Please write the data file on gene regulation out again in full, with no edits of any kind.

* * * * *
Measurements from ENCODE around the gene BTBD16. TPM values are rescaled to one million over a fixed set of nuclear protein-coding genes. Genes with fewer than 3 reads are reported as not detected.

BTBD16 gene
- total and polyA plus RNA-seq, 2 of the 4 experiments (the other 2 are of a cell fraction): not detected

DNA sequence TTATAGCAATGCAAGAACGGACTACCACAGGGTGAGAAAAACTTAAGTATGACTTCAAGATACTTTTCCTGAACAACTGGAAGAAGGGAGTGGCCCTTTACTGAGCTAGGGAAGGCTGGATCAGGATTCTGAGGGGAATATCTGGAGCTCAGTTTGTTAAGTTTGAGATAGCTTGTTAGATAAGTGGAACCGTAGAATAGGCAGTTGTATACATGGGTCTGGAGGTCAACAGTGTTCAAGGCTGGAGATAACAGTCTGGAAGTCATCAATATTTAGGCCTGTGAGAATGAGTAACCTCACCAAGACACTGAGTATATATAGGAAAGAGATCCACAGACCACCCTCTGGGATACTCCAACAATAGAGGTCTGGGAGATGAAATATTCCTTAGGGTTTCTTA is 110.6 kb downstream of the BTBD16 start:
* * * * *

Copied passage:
Measurements from ENCODE around the gene BTBD16. TPM values are rescaled to one million over a fixed set of nuclear protein-coding genes. Genes with fewer than 3 reads are reported as not detected.

BTBD16 gene
- total and polyA plus RNA-seq, 2 of the 4 experiments (the other 2 are of a cell fraction): not detected

DNA sequence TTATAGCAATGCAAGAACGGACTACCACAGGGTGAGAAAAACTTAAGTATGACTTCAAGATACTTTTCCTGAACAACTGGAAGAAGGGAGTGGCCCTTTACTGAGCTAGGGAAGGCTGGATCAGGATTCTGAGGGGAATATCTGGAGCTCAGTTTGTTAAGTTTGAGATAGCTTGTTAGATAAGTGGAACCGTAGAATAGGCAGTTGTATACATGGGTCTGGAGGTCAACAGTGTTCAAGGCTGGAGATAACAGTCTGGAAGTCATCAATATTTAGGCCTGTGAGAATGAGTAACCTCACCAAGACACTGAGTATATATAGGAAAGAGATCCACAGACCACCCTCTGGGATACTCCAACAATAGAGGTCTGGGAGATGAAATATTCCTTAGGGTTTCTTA is 110.6 kb downstream of the BTBD16 start: